During the campaign, 9,570 donors pledged or gave $84.2 million to UND’s passionate students, up from 4,613 donors who gave $13.6 million in the eight years preceding the campaign. “It’s really good to know that I have more than 9,500 people supporting me and wanting me to succeed at UND,” said presidential scholar Jennifer Vetter. “Thanks to our donors, I’m not the only student benefiting from a scholarship. Donors have given, or pledged to give, to UND students all across campus.” The largest category of students receiving scholarship support was student-athletes, with $36 million; that’s followed by $20 million in “other” funds, largely Student Affairs. “Presidential scholars like me receive scholarship dollars from this category,” Vetter said.
Inspirational Educators ($37.7 million) The quality of UND’s academic curriculum is in the hands of our faculty and the leadership they provide. They continue to push the boundaries of knowledge and learning in all disciplines through published research and scholarship. 100
Innovative Programs ($54.7 million) Research and education opportunities at the University of North Dakota drive economic development in the region, leading to the creation of new jobs and stability for rural communities in the state. Support helps UND programs that directly address today’s societal needs. 60
Support to Educators by College 15
12 $11m $10m
CoBPA Eng & SMHS Mines
$497k $281k $77k LawE
d & CNPD Human Dev
Aero Athletics Grad School
During North Dakota Spirit | The Campaign for UND, support for educators saw an eightfold increase to more than $37.7 million during the campaign years. That support in part creates new positions across campus. Dr. Chih Ming Tan is a professor in the College of Business & Public Administration as the Page Endowed Chair in Applied Economics. “What the endowed chair does is gives resources to researchers to do research,” Tan said. “The endowed chair gets people to look at UND seriously; once they do, they’ll like what they see.”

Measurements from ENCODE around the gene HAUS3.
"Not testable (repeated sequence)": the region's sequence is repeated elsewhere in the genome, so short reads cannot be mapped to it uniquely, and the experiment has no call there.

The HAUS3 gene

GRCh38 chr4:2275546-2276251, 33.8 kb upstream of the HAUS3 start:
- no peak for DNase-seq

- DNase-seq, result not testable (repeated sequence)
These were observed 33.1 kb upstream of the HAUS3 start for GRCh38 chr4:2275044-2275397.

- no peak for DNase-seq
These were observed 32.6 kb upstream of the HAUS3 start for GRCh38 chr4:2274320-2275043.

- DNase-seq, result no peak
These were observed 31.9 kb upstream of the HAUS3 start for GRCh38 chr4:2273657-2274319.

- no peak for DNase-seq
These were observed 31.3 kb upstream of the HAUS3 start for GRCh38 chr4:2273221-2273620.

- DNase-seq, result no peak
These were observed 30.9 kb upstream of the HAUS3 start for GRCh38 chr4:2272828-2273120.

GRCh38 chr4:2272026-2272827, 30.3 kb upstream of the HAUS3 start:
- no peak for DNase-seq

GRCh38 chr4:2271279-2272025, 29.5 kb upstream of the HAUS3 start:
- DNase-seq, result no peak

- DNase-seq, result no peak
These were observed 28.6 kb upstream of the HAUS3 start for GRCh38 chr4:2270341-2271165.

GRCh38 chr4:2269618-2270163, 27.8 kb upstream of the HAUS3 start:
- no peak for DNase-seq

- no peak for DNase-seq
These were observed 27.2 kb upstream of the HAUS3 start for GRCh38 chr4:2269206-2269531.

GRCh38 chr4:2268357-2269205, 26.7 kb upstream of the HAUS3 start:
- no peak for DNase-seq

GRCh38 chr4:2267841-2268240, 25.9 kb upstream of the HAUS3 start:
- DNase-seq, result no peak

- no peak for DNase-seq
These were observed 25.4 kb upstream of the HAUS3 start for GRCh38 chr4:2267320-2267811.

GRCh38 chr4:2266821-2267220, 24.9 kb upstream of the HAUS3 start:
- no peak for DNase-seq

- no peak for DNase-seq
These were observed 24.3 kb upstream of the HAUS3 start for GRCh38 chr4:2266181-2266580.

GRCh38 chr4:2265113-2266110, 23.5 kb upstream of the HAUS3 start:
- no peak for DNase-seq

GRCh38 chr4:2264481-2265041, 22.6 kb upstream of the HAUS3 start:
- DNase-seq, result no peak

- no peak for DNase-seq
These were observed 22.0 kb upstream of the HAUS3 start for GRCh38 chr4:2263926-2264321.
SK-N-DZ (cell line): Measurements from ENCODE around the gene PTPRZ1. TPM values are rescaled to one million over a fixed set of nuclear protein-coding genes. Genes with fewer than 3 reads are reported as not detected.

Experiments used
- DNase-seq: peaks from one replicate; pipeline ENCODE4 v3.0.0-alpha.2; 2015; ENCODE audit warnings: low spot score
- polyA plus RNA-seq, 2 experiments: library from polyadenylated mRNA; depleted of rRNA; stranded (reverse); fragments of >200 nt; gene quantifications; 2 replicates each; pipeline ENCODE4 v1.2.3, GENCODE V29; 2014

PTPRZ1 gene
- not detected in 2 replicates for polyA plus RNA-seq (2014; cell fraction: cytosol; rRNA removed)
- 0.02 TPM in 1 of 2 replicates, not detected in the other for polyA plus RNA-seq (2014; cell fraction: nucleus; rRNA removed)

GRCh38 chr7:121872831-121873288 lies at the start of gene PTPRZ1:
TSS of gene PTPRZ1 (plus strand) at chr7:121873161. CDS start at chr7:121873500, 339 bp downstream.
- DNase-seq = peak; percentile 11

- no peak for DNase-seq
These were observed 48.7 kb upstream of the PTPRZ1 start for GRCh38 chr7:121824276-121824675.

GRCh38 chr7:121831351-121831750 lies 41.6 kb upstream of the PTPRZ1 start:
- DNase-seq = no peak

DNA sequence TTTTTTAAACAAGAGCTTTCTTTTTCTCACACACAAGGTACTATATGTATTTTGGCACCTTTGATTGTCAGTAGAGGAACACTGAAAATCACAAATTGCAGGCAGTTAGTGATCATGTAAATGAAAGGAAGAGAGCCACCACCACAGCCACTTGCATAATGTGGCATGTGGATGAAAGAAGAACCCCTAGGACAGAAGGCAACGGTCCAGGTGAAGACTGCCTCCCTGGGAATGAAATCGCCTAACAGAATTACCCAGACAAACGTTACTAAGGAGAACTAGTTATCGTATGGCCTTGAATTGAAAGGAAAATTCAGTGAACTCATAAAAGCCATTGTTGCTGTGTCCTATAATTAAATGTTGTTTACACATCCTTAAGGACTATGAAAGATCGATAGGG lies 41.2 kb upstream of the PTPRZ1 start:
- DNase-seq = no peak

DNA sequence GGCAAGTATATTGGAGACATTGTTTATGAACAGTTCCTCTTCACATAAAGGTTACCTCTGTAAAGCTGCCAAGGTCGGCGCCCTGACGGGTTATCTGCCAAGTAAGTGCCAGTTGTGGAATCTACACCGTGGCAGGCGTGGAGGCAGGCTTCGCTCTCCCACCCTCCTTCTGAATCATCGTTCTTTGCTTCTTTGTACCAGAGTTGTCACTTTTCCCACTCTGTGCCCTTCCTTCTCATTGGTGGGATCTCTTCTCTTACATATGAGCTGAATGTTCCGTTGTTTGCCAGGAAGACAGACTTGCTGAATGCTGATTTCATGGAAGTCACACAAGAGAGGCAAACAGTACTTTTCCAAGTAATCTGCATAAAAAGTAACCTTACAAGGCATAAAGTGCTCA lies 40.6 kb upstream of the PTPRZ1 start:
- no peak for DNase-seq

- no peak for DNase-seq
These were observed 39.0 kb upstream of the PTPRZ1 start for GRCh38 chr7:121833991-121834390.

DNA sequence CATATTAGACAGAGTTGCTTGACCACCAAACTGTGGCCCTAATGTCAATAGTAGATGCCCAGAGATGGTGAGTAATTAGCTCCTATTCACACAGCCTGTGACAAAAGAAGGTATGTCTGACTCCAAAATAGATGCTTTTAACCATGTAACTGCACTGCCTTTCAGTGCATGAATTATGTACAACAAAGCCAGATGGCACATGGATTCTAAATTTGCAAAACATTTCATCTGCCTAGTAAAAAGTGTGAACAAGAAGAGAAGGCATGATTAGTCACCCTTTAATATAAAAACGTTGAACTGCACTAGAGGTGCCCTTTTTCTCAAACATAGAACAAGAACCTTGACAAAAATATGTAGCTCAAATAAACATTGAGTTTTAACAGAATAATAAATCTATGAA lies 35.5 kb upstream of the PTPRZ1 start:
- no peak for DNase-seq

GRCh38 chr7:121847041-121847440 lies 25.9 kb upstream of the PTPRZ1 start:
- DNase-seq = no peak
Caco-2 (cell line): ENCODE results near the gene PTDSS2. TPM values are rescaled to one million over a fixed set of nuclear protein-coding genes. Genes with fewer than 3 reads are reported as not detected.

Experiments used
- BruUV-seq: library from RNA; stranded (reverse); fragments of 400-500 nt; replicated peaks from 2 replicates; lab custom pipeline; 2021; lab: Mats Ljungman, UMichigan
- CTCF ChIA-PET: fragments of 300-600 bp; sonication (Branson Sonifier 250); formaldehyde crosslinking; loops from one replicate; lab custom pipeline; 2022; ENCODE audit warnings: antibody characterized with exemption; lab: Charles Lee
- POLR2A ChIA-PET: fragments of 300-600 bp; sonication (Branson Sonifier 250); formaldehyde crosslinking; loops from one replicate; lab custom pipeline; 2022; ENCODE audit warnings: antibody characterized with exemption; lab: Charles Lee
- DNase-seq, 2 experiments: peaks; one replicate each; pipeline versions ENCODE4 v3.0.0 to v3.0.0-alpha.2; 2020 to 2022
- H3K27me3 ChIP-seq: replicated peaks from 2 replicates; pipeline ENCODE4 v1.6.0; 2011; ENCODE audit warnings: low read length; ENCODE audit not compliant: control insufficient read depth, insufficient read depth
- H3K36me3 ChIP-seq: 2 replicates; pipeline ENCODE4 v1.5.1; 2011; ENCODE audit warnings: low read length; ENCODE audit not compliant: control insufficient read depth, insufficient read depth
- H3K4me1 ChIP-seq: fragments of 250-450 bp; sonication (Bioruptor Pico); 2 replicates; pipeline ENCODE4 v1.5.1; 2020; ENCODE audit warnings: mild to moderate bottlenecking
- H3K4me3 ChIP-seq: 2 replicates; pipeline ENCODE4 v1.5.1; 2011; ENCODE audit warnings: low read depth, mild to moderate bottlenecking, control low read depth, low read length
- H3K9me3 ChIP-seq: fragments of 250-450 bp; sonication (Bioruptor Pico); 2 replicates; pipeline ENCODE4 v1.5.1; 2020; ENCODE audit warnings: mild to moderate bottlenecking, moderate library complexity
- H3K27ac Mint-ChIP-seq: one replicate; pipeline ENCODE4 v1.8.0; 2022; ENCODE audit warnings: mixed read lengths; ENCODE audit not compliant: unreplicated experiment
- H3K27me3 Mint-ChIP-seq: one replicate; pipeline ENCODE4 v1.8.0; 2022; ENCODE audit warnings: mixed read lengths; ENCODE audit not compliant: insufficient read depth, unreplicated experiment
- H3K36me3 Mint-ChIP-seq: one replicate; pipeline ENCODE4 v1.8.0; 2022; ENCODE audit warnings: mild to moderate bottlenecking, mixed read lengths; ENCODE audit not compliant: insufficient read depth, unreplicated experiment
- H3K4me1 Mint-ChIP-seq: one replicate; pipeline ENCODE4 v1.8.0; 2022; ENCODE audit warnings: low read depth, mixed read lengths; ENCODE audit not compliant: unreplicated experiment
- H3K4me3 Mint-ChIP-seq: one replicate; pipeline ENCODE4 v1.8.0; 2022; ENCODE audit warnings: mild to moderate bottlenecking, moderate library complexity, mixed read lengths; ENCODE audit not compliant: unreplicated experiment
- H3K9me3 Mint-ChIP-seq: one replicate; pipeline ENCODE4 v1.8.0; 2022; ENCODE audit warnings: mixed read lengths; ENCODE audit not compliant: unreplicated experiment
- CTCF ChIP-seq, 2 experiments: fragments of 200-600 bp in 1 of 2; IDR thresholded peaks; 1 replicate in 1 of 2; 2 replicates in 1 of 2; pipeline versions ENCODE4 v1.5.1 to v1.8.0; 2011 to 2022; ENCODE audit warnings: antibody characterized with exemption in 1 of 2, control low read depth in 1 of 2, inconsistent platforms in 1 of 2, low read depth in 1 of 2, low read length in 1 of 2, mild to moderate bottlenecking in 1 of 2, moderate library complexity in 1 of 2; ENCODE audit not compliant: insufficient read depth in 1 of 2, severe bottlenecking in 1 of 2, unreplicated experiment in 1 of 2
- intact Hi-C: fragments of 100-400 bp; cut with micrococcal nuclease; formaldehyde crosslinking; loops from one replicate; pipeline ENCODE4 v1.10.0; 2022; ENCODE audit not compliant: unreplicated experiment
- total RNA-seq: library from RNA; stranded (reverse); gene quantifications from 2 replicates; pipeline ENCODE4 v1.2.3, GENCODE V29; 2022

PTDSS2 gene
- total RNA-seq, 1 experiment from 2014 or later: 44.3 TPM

Program support is way up, with $54.7 million raised during the campaign, up from $10.3 million from 1997-2005. Perhaps no program is growing faster than the Petroleum Engineering Department in the College of Engineering and Mines. In less than four years, enrollment in Petroleum Engineering has grown from four students in 2010 to 350 students projected in January 2014. Perhaps it’s not surprising given the energy boom in western North Dakota and the resulting onslaught of jobs in the field. Maxwell Johnson, a senior Petroleum Engineering student, has been one of the students affected by the support. After completing an internship with Hess Corp., he feels ready for his future. “It’s a great opportunity,” Johnson said. “The growth of the program since I started has been crazy.” Its growth was fueled by $5 million in direct program support, but the CEM received most of its funding in the educator tenet. The College of Business & Public Administration received the most gifts of any college or school to its programs ($15.5 million). Many of these dollars were dedicated to unique programs like the Pancratz Career Center, the Dakota Venture Group and the Student Managed Investment Fund — all programs that make UND exceptional. www.UNDalumni.org | 13